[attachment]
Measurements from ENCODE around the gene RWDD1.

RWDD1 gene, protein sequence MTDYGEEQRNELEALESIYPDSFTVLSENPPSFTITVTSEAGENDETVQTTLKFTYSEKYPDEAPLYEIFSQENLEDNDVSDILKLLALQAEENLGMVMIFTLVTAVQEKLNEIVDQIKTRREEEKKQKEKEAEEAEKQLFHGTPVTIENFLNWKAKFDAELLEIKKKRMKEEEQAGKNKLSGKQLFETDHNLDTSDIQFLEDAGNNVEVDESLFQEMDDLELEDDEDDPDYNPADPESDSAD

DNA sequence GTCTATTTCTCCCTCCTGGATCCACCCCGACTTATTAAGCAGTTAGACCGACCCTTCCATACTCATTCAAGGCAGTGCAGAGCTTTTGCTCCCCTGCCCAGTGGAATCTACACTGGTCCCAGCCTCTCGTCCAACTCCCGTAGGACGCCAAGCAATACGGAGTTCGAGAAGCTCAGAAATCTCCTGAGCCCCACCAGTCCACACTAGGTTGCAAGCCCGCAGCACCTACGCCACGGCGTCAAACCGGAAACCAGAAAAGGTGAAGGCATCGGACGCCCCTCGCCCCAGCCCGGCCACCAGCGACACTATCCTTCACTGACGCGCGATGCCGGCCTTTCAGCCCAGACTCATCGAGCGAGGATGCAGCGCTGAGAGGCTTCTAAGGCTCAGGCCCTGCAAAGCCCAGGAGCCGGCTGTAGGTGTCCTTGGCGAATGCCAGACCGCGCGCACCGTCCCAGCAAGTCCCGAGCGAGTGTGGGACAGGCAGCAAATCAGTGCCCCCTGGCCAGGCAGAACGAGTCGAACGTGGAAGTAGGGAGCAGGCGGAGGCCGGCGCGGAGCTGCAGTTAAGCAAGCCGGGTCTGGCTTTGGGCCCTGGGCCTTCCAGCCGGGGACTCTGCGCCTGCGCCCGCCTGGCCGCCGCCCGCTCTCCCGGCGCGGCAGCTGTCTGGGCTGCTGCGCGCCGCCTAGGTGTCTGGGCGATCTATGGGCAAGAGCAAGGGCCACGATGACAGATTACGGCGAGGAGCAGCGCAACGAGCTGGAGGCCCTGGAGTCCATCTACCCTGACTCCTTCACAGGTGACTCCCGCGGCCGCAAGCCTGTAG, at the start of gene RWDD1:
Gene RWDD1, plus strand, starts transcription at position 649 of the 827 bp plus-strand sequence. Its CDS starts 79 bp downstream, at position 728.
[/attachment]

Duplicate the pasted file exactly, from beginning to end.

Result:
Measurements from ENCODE around the gene RWDD1.

RWDD1 gene, protein sequence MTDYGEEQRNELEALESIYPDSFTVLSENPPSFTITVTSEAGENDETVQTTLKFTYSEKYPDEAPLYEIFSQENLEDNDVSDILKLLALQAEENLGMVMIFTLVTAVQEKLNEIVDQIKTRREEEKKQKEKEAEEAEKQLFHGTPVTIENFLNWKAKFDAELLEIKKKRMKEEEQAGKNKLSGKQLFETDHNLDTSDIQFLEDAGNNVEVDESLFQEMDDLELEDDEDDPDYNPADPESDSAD

DNA sequence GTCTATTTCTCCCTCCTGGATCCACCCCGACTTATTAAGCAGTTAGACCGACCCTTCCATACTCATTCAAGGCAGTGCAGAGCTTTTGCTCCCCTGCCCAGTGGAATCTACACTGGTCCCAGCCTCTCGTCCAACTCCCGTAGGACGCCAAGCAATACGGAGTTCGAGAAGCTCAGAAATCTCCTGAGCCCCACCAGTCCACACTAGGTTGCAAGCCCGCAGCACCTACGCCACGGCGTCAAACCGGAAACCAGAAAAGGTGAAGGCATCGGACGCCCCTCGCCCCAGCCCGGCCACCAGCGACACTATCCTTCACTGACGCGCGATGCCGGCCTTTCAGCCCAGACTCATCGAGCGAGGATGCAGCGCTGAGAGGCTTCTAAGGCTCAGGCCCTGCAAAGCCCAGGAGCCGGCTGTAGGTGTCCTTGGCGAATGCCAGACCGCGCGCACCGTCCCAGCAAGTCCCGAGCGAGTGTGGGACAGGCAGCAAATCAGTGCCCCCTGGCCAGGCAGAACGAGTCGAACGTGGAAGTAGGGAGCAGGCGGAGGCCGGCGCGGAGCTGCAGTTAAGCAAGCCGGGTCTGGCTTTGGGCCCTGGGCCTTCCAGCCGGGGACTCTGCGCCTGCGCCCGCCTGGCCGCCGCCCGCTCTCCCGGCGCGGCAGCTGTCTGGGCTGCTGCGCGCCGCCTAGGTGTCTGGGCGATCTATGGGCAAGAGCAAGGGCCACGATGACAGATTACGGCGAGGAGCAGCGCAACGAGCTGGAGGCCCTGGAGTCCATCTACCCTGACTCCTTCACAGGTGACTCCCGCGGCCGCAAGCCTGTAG, at the start of gene RWDD1:
Gene RWDD1, plus strand, starts transcription at position 649 of the 827 bp plus-strand sequence. Its CDS starts 79 bp downstream, at position 728.